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Music’s most highly-anticipated night of the year, the Grammy’s, was a little different this year. Delayed from an earlier date, the 2021 Grammy Awards persisted through numerous challenges, from a new production team and host to its socially distant venues throughout Los Angeles. Despite these hurdles, the Grammy’s red carpet did not disappoint. A virtual runway of outré staples and memorable customs, the 63rd annual Grammy Awards’ presented some of the most legendary fashion moments of the year. Let’s take a look at our 21 top looks of the night. 

21. Taylor Swift: Oscar de la Renta, Christian Louboutin, Cathy Waterman jewelry

Photo credits: https://www.vogue.com/slideshow/grammys-2021-red-carpet-celebrity-fashion

20. Bad Bunny: Burberry ensemble

Photo credits: https://www.vogue.com/slideshow/grammys-2021-red-carpet-celebrity-fashion

19. Megan Thee Stallion: Dolce & Gabbana, Chopard jewelry

Photo credits: https://www.vogue.com/slideshow/grammys-2021-red-carpet-celebrity-fashion

18. H.E.R. : Dundas 

Photo credits: https://www.vogue.com/slideshow/grammys-2021-red-carpet-celebrity-fashion

17. Billie Eilish: Gucci 

Photo credits: https://www.vogue.com/slideshow/grammys-2021-red-carpet-celebrity-fashion

16. Anderson .Paak and Bruno Mars: Gucci and Ricky Regal 

Photo credits: https://www.latimes.com/lifestyle/story/2021-03-14/2021-grammys-fashion-from-the-red-carpet

15. Jhené Aiko: Monsoori, Sydney Evan jewelry 

Photo credits: https://www.latimes.com/lifestyle/story/2021-03-14/2021-grammys-fashion-from-the-red-carpet

14. Eric Burton and Adrian Quesada: Dior Men and Art Comes First 

Photo credits: https://www.vanityfair.com/style/2021/03/grammys-2021-red-carpet

13. Chika: Nike 

Photo credits: https://www.vogue.com/slideshow/grammys-2021-red-carpet-celebrity-fashion

12. Brandi Carlile: Wolk Morais suit, Fallon chain, Chloe boots 

Photo credits: https://www.vanityfair.com/style/2021/03/grammys-2021-red-carpet

11. Trevor Noah: Gucci

Photo credits: https://www.vanityfair.com/style/2021/03/grammys-2021-red-carpet

10. Harry Connick Jr.: John Varvatos 

Photo credits: https://www.vogue.com/slideshow/grammys-2021-red-carpet-celebrity-fashion

9. FINNEAS: Gucci 

Photo credits: https://www.vogue.com/slideshow/grammys-2021-red-carpet-celebrity-fashion

8. Ingrid Andress: Giorgio Armani Privé, Chopard jewelry 

Photo credits: https://www.vogue.com/slideshow/grammys-2021-red-carpet-celebrity-fashion

7. Dua Lipa: Atelier Versace, BVLGARI jewelry

Photo credits: https://www.vogue.com/slideshow/grammys-2021-red-carpet-celebrity-fashion

6. Lizzo: Balmain, BVLGARI Serpenti jewelry, Stuart Weitzman shoes 

Photo credits: https://www.vogue.com/slideshow/grammys-2021-red-carpet-celebrity-fashion

5. BTS: Louis Vuitton 

Photo credit: https://www.vogue.com/slideshow/grammys-2021-red-carpet-celebrity-fashion

4. DaBaby: Gucci

Photo credits: https://www.vanityfair.com/style/2021/03/grammys-2021-red-carpet

3. Harry Styles: Gucci 

Photo credits: https://www.vogue.com/slideshow/grammys-2021-red-carpet-celebrity-fashion

2. Beyoncé: Schiaparelli Haute Couture

Photo credits: https://www.vogue.com/slideshow/grammys-2021-red-carpet-celebrity-fashion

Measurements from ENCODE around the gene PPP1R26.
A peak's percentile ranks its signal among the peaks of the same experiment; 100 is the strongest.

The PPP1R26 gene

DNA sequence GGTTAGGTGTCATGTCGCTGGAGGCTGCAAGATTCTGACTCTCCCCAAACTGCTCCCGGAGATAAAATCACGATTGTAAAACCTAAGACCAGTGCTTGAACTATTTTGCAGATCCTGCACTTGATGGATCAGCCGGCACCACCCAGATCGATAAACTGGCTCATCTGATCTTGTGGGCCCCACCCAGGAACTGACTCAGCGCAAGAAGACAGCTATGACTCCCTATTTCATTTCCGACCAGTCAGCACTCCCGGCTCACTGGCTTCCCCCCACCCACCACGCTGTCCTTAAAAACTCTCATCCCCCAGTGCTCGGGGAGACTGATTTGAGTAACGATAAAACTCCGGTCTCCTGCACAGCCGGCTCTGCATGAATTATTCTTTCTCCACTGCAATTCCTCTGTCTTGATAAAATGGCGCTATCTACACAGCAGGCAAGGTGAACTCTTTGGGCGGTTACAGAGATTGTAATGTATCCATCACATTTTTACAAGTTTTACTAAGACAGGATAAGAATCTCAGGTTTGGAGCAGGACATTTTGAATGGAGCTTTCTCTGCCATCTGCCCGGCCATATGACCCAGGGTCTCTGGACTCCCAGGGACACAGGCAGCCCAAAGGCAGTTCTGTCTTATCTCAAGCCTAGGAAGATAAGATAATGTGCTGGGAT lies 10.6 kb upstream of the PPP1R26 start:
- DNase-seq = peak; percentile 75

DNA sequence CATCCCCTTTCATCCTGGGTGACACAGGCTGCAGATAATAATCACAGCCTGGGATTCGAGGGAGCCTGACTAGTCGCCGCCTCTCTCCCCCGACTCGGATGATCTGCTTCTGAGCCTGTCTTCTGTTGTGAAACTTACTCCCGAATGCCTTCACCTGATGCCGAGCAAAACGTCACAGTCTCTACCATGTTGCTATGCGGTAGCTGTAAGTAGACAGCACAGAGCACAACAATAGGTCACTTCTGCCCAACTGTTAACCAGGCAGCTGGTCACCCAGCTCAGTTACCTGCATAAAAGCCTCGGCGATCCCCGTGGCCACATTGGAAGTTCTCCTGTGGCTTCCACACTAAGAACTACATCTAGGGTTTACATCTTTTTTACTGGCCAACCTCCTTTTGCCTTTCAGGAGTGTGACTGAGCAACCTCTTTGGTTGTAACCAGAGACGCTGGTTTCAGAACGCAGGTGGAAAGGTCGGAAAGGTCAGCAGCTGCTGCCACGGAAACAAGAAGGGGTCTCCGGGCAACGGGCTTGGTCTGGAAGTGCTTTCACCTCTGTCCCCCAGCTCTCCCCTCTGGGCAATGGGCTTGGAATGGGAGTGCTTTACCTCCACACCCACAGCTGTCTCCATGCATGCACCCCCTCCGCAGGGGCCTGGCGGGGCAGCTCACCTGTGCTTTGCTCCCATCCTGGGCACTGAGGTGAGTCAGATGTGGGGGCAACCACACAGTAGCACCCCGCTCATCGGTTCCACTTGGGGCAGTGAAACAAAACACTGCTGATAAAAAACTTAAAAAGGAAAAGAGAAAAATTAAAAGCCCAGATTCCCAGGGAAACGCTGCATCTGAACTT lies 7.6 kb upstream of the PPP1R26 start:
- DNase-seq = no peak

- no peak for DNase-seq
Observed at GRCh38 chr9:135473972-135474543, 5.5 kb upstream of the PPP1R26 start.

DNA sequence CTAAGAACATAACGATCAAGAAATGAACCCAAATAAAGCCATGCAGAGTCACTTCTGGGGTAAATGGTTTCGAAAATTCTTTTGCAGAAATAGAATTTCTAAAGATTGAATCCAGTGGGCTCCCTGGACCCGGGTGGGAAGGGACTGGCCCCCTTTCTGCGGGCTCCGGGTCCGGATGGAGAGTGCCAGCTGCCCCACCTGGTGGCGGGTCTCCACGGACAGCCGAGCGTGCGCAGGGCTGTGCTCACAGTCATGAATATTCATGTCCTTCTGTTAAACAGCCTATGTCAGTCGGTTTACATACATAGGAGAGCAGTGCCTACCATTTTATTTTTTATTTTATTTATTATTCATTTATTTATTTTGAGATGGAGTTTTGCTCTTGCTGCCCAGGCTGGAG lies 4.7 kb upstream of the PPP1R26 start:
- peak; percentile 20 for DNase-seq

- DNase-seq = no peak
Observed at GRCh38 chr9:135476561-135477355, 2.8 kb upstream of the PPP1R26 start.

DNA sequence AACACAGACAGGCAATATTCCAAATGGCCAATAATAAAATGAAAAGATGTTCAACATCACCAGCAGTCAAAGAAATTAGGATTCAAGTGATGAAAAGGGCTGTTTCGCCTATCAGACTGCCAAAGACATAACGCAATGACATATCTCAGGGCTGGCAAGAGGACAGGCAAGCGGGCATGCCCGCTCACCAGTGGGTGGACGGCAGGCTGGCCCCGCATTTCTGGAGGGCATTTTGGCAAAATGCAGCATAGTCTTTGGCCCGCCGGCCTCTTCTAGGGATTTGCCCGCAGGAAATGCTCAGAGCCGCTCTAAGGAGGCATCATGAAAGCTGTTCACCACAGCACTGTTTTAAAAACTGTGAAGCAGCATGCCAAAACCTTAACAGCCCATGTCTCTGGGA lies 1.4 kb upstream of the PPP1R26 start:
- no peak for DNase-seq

1. Cynthia Erivo: Louis Vuitton 

Photo credits: https://www.vogue.com/slideshow/grammys-2021-red-carpet-celebrity-fashion

Read more fashion articles at Clichemag.com
Photo Credits: Vogue, LA Times, Vanity Fair 

 

Q&A with Malia Mills: On Inclusivity, Innovation, and Empowerment in Women’s Swimwear

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Designer and Founder of Eponymous Label, Malia Mills. Photo credits: http://www.oprah.com/spirit/malia-mills-swimwear-inspiration-guide/all

Born in Honolulu, Hawaii, a mecca for swim and beachwear, Malia Mills graduated from Cornell University where she was initially enrolled in Design & Environmental Awareness. After spending a semester at La Chambre Syndicale de la Couture Parisienne in Paris, she discovered that her passion was fashion, and more specifically, swimwear design. She finished her undergraduate degree with a major in the Department of Textiles & Apparel, known today as the Department of Fiber Science & Apparel Design (FSAD). In 1991, after working in San Francisco as an assistant designer for Jessica McClintock, Mills moved to New York City, where she soon founded her eponymous swimwear label. A waitress at the Odeon — a trendy downtown hotspot — by day, and a designer by night, Mills turned her apartment into a studio and production center, where she cut and sewed swimwear samples with the fit of lingerie. Malia Mills swimwear, which celebrates body inclusivity and empowerment with its attention to fit, comfort and high-fashion aesthetic, pioneered an untapped market and galvanized industry attention, and has since expanded to cover-ups, draped dresses and rompers, blouses and trousers, in addition to swimwear. Within just a few years, Malia Mill swimwear was available through wholesale distribution at over 125 specialty stores across the globe, from Barneys New York and Neiman Marcus to Aman Resorts. From Vogue and Harper’s Bazaar to The New York Times and Women’s Wear Daily, Malia Mills has been featured in numerous publications and is now sold exclusively at three Malia Mills in New and four in California. Renowned for its edgy, luxurious styles, local, women-focused production and “Love Thy Differences” as the brand motto, Malia Mills has opened an inspiring dialogue on inclusivity and fit innovation in swimwear.